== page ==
Originally published in SLAM 75
The 6th Man: I’d like to take this opportunity to talk to you all about your right to vote, and how you can best use that right properly. No, not in Presidential elections—judging from the last one, it’s not like our votes count anyway. No, I’m talking about an election that is far more important, one that you can take part in right now no matter how old you are, or what country you’re a citizen of. And the ballot makes sense everywhere, even in Florida. I’m talking, of course, about the NBA All-Star voting.
Honestly, I think I’m just tired of the same guys getting voted in, even when they’re injured (Grant Hill, anyone?) or not playing particularly well. I understand that the process is—and will remain—a popularity contest (just like the California governor’s race!). But still, let’s take a step back from the ballot and take a deep breath. First off, you definitely shouldn’t have submitted a ballot yet. I know that they’re available at roughly the third game of the season (which, coincidentally, is the All-Star break for the WNBA), and the temptation to start stuffing the ballot box immediately is there, especially with teams badgering you into voting for their players. But don’t. Wait a while. See what happens. See who actually deserves it.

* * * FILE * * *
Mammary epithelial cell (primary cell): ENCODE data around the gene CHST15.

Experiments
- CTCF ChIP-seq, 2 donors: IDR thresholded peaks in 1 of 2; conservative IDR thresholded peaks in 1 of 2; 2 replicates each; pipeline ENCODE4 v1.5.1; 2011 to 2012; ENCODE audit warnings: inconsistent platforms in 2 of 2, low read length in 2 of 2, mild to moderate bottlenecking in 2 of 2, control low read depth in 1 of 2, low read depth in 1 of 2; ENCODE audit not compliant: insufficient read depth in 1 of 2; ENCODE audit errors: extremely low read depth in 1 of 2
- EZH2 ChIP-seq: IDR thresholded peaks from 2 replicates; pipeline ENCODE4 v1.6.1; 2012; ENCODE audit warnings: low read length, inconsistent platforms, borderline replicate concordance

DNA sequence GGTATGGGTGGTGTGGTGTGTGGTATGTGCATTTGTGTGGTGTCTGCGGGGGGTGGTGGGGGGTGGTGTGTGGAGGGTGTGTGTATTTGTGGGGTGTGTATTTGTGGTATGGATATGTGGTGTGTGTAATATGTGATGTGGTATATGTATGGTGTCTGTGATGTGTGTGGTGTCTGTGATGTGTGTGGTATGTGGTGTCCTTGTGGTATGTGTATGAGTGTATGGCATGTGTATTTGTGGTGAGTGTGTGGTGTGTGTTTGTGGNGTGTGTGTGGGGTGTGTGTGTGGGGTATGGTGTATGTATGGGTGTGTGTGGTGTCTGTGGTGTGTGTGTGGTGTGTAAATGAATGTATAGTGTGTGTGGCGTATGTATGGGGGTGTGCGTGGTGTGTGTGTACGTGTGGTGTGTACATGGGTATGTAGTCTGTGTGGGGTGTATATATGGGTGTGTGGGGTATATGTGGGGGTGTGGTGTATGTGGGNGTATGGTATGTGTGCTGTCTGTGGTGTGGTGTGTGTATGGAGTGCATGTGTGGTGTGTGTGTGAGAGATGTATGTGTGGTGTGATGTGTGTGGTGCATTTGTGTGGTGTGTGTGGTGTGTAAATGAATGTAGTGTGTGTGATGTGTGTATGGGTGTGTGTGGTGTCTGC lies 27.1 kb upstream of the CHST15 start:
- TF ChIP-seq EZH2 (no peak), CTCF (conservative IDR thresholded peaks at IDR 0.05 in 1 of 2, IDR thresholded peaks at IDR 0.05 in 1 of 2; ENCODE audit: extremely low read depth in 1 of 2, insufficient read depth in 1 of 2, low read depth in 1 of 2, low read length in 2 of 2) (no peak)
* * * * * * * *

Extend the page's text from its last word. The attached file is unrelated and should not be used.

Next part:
This is for guys like Rod Strickland, who never made an All-Star team in his 17-year career despite averaging 17-plus points and 8-plus assists per for five straight seasons. Honestly, he might have never made one anyway, but he should have. And this isn’t in any way a dis of Magic Johnson, who was voted a starter in 1992 despite the fact that he had retired the year before. (He played, and won MVP—one of the greatest All-Star memories of all-time.) But I look and see a website pushing people to write in Michael Jordan as a starter this year (nope, not giving you the URL), and it just makes me ill. Grant Hill and Vince Carter have both been voted starters when they couldn’t even walk. They both always end up stepping aside for someone else anyway—both Vince and Grant have always been gracious to a fault—but why even get to that point?
So this year, try something different. Vote with your head instead of your heart. Let’s see a year where the All-Star starters are the players who are playing the best at the break, no matter what their names are. But if you want to write in “Rod Strickland,” I’m not going to complain.
P.S. Two covers. Suns and Pistons. Find ’em both. And in case you’re reading this, Coach Brown, that tall guy in the back behind Big Ben, Chauncey and Rip is Darko Milicic. Just so you know.